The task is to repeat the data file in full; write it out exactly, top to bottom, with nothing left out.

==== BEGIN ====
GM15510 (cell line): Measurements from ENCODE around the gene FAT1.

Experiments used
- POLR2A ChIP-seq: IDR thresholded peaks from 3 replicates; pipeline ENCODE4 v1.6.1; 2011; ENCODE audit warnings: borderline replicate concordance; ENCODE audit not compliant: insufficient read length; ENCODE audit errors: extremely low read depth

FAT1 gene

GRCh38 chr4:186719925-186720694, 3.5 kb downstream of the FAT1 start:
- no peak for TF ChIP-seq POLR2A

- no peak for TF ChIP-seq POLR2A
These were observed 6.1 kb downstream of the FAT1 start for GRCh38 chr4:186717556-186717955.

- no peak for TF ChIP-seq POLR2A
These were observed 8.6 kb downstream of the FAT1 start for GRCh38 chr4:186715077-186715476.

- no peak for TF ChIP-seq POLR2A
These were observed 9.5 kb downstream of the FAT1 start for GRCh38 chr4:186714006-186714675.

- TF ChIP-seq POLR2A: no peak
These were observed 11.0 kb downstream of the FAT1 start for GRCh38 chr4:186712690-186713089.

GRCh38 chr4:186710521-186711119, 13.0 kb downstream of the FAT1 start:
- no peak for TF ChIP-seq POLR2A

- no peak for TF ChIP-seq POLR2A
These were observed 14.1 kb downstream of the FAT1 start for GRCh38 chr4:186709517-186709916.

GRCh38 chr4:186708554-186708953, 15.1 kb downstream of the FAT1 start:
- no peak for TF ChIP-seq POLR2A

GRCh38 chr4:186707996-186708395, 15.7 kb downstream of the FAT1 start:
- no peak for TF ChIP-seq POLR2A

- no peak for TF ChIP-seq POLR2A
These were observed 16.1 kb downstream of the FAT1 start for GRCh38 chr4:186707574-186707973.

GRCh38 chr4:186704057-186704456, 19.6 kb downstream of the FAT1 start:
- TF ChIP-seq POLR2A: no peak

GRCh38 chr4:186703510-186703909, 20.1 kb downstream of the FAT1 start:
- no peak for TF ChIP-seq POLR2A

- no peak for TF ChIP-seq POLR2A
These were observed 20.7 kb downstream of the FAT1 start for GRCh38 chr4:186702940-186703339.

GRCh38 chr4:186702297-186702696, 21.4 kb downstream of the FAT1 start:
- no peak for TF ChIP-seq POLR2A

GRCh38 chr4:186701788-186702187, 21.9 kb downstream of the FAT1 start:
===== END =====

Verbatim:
GM15510 (cell line): Measurements from ENCODE around the gene FAT1.

Experiments used
- POLR2A ChIP-seq: IDR thresholded peaks from 3 replicates; pipeline ENCODE4 v1.6.1; 2011; ENCODE audit warnings: borderline replicate concordance; ENCODE audit not compliant: insufficient read length; ENCODE audit errors: extremely low read depth

FAT1 gene

GRCh38 chr4:186719925-186720694, 3.5 kb downstream of the FAT1 start:
- no peak for TF ChIP-seq POLR2A

- no peak for TF ChIP-seq POLR2A
These were observed 6.1 kb downstream of the FAT1 start for GRCh38 chr4:186717556-186717955.

- no peak for TF ChIP-seq POLR2A
These were observed 8.6 kb downstream of the FAT1 start for GRCh38 chr4:186715077-186715476.

- no peak for TF ChIP-seq POLR2A
These were observed 9.5 kb downstream of the FAT1 start for GRCh38 chr4:186714006-186714675.

- TF ChIP-seq POLR2A: no peak
These were observed 11.0 kb downstream of the FAT1 start for GRCh38 chr4:186712690-186713089.

GRCh38 chr4:186710521-186711119, 13.0 kb downstream of the FAT1 start:
- no peak for TF ChIP-seq POLR2A

- no peak for TF ChIP-seq POLR2A
These were observed 14.1 kb downstream of the FAT1 start for GRCh38 chr4:186709517-186709916.

GRCh38 chr4:186708554-186708953, 15.1 kb downstream of the FAT1 start:
- no peak for TF ChIP-seq POLR2A

GRCh38 chr4:186707996-186708395, 15.7 kb downstream of the FAT1 start:
- no peak for TF ChIP-seq POLR2A

- no peak for TF ChIP-seq POLR2A
These were observed 16.1 kb downstream of the FAT1 start for GRCh38 chr4:186707574-186707973.

GRCh38 chr4:186704057-186704456, 19.6 kb downstream of the FAT1 start:
- TF ChIP-seq POLR2A: no peak

GRCh38 chr4:186703510-186703909, 20.1 kb downstream of the FAT1 start:
- no peak for TF ChIP-seq POLR2A

- no peak for TF ChIP-seq POLR2A
These were observed 20.7 kb downstream of the FAT1 start for GRCh38 chr4:186702940-186703339.

GRCh38 chr4:186702297-186702696, 21.4 kb downstream of the FAT1 start:
- no peak for TF ChIP-seq POLR2A

GRCh38 chr4:186701788-186702187, 21.9 kb downstream of the FAT1 start: